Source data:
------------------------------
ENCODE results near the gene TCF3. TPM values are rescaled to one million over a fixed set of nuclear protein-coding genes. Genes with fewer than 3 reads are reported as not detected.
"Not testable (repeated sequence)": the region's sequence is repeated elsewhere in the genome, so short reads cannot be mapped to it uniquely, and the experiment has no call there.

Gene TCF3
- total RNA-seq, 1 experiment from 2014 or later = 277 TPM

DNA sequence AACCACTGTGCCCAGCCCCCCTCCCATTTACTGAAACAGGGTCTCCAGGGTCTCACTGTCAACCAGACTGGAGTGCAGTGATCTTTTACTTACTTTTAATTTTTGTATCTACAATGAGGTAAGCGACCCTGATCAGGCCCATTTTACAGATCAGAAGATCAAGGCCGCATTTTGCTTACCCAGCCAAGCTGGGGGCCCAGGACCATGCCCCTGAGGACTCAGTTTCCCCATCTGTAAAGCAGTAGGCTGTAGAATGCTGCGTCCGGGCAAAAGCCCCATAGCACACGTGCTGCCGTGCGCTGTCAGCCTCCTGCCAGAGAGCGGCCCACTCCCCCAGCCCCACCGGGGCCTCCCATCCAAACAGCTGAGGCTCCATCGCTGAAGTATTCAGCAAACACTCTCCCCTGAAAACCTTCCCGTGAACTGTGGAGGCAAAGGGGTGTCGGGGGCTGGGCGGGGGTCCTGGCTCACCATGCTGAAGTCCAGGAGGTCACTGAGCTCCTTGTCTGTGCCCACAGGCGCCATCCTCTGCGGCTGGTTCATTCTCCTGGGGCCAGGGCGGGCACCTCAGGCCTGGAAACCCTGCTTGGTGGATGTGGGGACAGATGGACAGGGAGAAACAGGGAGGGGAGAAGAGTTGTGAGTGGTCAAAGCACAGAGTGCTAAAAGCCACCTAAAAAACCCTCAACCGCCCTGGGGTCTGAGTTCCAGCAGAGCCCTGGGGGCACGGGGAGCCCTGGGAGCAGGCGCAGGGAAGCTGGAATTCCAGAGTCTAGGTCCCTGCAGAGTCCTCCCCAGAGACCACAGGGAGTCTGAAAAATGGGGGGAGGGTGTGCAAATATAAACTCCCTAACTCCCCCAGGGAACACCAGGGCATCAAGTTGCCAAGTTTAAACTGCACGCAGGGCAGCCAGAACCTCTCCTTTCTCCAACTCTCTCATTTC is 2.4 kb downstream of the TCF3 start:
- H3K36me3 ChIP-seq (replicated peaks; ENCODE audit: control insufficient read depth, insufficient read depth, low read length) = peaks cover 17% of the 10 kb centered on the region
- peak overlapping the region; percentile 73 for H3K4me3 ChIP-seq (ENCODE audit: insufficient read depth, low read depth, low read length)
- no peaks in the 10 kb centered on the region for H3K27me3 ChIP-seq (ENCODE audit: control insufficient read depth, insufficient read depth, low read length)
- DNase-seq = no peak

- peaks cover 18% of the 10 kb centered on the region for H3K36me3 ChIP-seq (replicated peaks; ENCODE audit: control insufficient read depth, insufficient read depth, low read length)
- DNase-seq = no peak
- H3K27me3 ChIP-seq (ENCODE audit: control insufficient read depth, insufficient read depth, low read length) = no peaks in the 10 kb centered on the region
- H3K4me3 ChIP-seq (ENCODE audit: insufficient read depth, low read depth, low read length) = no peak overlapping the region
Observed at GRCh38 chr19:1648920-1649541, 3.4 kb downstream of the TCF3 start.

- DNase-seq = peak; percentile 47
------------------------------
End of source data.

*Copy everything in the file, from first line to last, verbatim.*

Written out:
ENCODE results near the gene TCF3. TPM values are rescaled to one million over a fixed set of nuclear protein-coding genes. Genes with fewer than 3 reads are reported as not detected.
"Not testable (repeated sequence)": the region's sequence is repeated elsewhere in the genome, so short reads cannot be mapped to it uniquely, and the experiment has no call there.

Gene TCF3
- total RNA-seq, 1 experiment from 2014 or later = 277 TPM

DNA sequence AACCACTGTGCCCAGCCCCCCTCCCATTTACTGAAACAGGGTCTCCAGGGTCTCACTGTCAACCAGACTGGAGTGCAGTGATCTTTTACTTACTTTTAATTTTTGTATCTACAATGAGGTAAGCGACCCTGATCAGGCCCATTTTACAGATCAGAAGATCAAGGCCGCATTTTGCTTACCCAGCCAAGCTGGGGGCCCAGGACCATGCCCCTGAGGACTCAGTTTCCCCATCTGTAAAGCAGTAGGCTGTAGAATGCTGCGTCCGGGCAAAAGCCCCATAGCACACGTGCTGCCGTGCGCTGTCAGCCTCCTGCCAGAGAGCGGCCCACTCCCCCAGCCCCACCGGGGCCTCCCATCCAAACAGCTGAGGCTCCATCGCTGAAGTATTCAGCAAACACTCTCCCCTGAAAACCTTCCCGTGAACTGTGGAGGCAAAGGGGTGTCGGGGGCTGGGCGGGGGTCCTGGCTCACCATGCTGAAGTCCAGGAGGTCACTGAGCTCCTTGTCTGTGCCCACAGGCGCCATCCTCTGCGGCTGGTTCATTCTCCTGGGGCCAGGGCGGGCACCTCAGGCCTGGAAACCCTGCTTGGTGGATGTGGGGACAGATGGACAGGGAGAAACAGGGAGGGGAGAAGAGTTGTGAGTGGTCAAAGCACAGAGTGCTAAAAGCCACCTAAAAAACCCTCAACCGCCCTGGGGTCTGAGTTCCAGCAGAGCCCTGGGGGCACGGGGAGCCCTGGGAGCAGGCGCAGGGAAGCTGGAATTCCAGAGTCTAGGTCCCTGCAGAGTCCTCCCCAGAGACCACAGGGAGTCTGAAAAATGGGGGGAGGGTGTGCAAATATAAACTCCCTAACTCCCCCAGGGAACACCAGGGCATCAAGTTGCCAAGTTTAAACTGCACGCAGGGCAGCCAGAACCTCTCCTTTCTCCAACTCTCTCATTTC is 2.4 kb downstream of the TCF3 start:
- H3K36me3 ChIP-seq (replicated peaks; ENCODE audit: control insufficient read depth, insufficient read depth, low read length) = peaks cover 17% of the 10 kb centered on the region
- peak overlapping the region; percentile 73 for H3K4me3 ChIP-seq (ENCODE audit: insufficient read depth, low read depth, low read length)
- no peaks in the 10 kb centered on the region for H3K27me3 ChIP-seq (ENCODE audit: control insufficient read depth, insufficient read depth, low read length)
- DNase-seq = no peak

- peaks cover 18% of the 10 kb centered on the region for H3K36me3 ChIP-seq (replicated peaks; ENCODE audit: control insufficient read depth, insufficient read depth, low read length)
- DNase-seq = no peak
- H3K27me3 ChIP-seq (ENCODE audit: control insufficient read depth, insufficient read depth, low read length) = no peaks in the 10 kb centered on the region
- H3K4me3 ChIP-seq (ENCODE audit: insufficient read depth, low read depth, low read length) = no peak overlapping the region
Observed at GRCh38 chr19:1648920-1649541, 3.4 kb downstream of the TCF3 start.

- DNase-seq = peak; percentile 47